Dear Dad, Go ahead and plant the yams and potatoes now the ground has been dug up. That's the best I can do under these circumstances.
Gossai was receiving treatment at the Caribbean Heart Institute and the decision was taken to have him medevaced to the Florida institution after his took a turn for the worse on Friday last. It was while receiving treatment that he died.
Sunday, June 14, 2009
Recently in a interview with the media the general secretary of the PPP correctly stated, “I am getting very concerned when I see issues in the press or statements in the press saying that Local Government Elections would not be held in 2009, and it coincides with the attitude that I am seeing, the whole fact that the PNC not wanting to go to the Select Committee, that there seems to be attempts afoot to try to delay the Local Government Elections,” he observed.
On June 13, 1980, Dr. Walter Rodney, a historian of international prominence and a leader of one of the opposition parties in Guyana, the Working People's Alliance (WPA), was killed when a bomb exploded and wrecked the car in which he was riding in Georgetown, Guyana. The Associated Press report then on the incident stressed the fact that Rodney was the third senior member of the WPA to have been killed in seven months, the others having been killed by the police.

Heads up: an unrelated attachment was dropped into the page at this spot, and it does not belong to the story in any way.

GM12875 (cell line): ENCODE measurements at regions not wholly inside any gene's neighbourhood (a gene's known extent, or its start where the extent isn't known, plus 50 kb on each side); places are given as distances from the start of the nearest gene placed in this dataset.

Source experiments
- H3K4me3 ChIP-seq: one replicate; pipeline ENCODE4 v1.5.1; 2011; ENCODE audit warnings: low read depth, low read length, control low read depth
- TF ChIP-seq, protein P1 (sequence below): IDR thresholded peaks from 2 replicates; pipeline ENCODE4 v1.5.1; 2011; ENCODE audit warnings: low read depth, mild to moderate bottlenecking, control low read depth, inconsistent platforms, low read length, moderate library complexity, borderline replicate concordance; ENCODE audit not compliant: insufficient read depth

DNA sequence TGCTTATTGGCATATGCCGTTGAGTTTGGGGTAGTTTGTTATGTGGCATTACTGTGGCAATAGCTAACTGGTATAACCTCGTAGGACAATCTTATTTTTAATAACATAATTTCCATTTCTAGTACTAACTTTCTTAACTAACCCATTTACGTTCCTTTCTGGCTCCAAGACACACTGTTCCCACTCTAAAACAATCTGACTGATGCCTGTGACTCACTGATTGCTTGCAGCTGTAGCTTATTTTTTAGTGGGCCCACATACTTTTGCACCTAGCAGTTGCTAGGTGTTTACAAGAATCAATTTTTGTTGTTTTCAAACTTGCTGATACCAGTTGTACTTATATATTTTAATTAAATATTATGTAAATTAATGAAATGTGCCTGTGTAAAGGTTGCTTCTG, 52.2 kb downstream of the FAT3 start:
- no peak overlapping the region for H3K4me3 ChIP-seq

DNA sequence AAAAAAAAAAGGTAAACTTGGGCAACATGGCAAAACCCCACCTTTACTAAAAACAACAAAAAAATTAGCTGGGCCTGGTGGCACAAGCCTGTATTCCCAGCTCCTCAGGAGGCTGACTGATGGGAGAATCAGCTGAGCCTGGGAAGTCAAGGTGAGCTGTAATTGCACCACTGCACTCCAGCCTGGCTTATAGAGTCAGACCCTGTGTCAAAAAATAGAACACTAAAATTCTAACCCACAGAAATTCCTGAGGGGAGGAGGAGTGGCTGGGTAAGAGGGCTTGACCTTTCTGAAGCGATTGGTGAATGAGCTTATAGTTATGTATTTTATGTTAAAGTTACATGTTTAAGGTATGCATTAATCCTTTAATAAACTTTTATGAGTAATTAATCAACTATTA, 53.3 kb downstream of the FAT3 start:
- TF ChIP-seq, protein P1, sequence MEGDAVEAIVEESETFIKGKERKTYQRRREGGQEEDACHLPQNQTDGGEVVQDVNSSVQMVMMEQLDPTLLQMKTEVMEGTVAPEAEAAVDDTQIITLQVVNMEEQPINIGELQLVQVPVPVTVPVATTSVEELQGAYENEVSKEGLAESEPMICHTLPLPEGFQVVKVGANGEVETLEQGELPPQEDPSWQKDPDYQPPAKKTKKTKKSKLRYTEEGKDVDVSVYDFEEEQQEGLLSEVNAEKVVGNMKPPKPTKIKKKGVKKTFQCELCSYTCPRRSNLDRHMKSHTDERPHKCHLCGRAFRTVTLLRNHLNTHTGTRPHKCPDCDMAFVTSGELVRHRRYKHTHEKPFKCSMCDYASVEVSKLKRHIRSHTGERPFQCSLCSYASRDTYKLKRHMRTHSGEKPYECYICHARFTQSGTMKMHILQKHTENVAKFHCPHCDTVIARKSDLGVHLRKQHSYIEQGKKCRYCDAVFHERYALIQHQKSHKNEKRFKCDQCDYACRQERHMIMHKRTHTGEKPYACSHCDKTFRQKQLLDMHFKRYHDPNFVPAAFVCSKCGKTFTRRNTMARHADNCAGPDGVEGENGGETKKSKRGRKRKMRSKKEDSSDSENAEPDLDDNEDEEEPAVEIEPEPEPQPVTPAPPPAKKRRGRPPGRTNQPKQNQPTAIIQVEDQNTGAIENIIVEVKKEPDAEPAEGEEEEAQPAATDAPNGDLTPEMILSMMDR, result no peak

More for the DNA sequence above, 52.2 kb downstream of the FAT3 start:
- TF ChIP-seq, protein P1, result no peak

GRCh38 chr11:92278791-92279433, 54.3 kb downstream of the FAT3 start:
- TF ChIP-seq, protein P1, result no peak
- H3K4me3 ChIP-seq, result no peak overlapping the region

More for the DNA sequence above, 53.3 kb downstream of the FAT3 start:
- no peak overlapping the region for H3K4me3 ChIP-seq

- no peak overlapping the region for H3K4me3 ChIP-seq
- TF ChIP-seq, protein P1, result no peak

The killing took place while Rodney and others were on trial for a variety of trumped up political charges, which centered on charges of arson. Independent observers at the trial had asserted that the proceedings were clearly going against the government of Prime Minister Forbes Burnham and the trial had been suspended for a two-month period in order to give the government opportunity to "improve" its case. At the same time the government had indicted seventeen people associated with the WPA on a charge of treason. All of this occurred after Burnham had personally vetoed the appointment of Dr. Rodney to a position at the University of Guyana. A representative of Amnesty International present in the court during the preliminary examination on these charges declared that Amnesty International would formally adopt the case as a subject of its inquiry into political repression in Guyana.
Auditor General’s Report did not reflect explanations proffered by the various Government ministries and departments.
The Auditor General is required by law to have included in the report explanations for issues that raised an eyebrow.
“I would say that, in the overwhelming majority of instances, the issues that have been reported by the Auditor General have explanations that in many cases would have been offered by the respective Government Ministries and departments.”